Earlier that evening, my partner and I had been discussing those social experiments that involve a man living as a woman for a period of time, and vice versa, to see how one another’s experiences might differ based on their gender. I said that you would have to “pass”, i.e. you would have to really look like a woman if you were going to experience life as a woman. I’m sure many people have thought about what life might be like if they were the opposite gender, but I’ve never truly wanted to be a man. Sure, it might make peeing a bit easier, and women are oppressed in ways that men aren’t, but I still love being a woman. I feel my womanhood strongly. I feel a kinship to other women, that sisterhood that many feminists talk about. Despite the problems we face, I don’t want to run away from my gender, I want to embrace it, fiercely, and fight for my rights, passionately. I am a woman, I love (almost) everything about being a woman.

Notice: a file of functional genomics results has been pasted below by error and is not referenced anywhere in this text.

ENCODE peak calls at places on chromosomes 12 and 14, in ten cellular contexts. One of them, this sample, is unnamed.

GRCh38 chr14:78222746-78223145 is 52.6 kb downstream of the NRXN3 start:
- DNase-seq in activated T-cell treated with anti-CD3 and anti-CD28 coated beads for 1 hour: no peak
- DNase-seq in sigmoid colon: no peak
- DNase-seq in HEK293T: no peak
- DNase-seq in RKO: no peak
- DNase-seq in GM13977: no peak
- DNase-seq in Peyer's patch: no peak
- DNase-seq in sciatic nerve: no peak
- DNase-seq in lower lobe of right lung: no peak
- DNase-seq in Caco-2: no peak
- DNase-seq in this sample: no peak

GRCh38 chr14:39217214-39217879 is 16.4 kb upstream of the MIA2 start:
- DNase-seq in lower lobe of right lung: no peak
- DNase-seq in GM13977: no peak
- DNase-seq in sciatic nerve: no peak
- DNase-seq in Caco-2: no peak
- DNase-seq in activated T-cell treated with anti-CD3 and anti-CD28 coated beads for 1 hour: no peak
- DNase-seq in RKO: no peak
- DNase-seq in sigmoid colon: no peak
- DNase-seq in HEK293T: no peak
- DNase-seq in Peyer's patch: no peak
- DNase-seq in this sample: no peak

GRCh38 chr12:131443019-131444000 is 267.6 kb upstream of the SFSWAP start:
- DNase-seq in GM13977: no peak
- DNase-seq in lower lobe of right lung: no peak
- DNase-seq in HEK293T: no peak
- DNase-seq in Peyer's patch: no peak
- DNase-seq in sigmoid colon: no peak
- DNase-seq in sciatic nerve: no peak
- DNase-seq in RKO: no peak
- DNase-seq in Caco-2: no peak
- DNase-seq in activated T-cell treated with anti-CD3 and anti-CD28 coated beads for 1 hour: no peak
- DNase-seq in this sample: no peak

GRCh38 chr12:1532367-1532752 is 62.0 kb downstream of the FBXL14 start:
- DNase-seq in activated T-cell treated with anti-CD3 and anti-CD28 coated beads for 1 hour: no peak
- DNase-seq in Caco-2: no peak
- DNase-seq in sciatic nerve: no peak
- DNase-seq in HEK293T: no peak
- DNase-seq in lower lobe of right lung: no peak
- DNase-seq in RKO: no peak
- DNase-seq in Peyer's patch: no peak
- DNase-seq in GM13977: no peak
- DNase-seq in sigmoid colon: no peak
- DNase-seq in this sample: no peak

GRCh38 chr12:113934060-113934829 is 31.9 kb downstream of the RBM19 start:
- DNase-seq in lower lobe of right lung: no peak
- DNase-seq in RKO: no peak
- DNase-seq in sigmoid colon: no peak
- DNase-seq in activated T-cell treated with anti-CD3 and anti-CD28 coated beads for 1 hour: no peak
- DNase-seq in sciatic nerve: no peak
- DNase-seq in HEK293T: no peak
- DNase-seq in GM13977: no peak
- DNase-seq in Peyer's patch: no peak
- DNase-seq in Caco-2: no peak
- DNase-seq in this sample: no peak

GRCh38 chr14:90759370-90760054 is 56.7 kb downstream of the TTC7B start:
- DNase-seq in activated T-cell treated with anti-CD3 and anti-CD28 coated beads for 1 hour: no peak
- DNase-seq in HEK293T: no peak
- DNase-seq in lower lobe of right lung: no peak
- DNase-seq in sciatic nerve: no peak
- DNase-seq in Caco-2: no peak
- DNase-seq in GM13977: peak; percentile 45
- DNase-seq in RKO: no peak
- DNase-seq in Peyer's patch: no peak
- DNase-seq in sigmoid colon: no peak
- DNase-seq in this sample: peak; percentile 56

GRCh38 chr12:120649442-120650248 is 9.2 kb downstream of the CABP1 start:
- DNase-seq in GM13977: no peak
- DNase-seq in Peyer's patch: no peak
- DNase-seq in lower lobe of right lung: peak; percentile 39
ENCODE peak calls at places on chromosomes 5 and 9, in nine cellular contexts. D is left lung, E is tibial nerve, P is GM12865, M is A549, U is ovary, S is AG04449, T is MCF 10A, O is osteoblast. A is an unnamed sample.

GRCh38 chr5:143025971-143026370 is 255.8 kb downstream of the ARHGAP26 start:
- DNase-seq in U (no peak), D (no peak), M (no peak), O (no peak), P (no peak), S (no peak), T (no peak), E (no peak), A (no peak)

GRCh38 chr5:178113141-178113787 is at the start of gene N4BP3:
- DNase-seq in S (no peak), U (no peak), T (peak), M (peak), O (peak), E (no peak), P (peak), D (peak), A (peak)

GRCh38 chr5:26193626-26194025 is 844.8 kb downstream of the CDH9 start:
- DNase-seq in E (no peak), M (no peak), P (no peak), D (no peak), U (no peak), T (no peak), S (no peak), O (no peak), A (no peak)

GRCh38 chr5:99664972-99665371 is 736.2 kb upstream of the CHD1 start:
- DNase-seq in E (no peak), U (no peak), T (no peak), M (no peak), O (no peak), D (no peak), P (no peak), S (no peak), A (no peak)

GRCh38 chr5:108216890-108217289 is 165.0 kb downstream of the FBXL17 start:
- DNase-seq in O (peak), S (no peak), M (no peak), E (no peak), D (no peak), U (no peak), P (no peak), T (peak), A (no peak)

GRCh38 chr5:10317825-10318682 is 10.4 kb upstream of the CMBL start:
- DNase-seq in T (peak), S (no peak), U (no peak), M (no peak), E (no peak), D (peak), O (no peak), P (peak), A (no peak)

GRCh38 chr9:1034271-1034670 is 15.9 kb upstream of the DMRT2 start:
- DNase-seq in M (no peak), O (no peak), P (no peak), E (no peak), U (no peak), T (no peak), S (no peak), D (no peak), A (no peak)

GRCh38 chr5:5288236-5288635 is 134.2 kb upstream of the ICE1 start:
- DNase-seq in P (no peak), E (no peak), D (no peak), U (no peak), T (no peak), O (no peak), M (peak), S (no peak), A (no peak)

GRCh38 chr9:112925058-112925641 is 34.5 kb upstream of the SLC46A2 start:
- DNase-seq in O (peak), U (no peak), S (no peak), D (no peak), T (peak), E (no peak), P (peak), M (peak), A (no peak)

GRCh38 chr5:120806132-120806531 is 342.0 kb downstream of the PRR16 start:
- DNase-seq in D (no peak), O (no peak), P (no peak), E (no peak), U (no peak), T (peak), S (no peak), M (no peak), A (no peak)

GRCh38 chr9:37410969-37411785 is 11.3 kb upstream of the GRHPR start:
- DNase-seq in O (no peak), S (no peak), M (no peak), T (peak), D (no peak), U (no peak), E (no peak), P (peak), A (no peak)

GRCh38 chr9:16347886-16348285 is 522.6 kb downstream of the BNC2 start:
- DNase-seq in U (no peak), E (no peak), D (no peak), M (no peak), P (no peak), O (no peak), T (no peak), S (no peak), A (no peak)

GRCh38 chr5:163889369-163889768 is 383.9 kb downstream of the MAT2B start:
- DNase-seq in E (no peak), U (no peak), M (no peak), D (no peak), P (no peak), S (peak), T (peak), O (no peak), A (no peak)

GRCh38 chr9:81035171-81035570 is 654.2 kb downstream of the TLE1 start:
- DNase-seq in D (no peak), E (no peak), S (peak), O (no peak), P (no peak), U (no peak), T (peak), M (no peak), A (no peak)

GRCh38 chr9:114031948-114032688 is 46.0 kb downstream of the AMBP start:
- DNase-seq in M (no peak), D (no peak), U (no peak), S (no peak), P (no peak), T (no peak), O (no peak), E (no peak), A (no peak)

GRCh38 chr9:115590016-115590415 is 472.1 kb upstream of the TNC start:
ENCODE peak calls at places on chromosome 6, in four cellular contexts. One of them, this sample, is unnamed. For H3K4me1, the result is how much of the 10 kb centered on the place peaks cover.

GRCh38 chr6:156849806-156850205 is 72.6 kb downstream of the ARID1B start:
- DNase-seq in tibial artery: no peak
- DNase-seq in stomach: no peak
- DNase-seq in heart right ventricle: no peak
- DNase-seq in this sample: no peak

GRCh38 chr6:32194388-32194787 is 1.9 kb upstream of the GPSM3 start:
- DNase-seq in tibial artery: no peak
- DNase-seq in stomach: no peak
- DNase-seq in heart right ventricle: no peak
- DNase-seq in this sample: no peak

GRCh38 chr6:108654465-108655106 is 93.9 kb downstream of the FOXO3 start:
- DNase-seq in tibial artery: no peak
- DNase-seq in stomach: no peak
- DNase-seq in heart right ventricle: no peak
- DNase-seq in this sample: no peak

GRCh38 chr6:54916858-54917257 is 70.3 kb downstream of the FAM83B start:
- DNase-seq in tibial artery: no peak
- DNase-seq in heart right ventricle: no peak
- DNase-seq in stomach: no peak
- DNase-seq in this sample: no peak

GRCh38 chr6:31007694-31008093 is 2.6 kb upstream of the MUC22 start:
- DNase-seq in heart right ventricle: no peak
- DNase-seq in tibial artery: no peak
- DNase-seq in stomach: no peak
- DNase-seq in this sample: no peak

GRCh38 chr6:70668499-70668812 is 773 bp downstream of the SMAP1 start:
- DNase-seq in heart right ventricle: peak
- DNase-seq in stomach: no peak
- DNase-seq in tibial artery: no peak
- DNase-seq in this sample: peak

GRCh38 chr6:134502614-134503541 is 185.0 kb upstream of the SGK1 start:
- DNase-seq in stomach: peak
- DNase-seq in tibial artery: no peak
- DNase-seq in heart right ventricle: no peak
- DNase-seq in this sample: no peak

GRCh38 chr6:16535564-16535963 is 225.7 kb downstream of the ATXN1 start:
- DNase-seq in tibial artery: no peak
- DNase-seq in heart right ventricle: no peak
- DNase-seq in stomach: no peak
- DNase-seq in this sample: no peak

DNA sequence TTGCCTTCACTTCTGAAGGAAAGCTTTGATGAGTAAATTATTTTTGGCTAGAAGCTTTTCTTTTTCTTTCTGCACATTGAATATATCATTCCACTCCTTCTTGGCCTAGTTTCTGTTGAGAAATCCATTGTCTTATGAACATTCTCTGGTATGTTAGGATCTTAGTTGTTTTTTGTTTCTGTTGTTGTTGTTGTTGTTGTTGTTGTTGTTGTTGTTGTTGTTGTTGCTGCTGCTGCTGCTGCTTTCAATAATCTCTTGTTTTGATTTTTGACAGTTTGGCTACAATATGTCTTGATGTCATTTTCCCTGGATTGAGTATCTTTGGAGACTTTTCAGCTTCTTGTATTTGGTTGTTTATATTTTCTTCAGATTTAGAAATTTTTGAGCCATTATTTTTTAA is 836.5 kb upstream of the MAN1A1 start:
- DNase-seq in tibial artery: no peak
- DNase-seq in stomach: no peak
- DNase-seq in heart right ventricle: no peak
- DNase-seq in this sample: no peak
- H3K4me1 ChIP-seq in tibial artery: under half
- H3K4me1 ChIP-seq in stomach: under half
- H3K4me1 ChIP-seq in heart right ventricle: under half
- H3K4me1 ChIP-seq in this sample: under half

Adichie defines a woman as someone who can bear children, which is a problematic definition at best. Not all women can have (or want to have) children, and not all those who are able to have children are women. This cisgender definition rubs me up the wrong way, but I like to give people the benefit of the doubt. I like to think Adichie will have learned better since then, because, as feminists, we are constantly learning, and doing our best to, well, do better.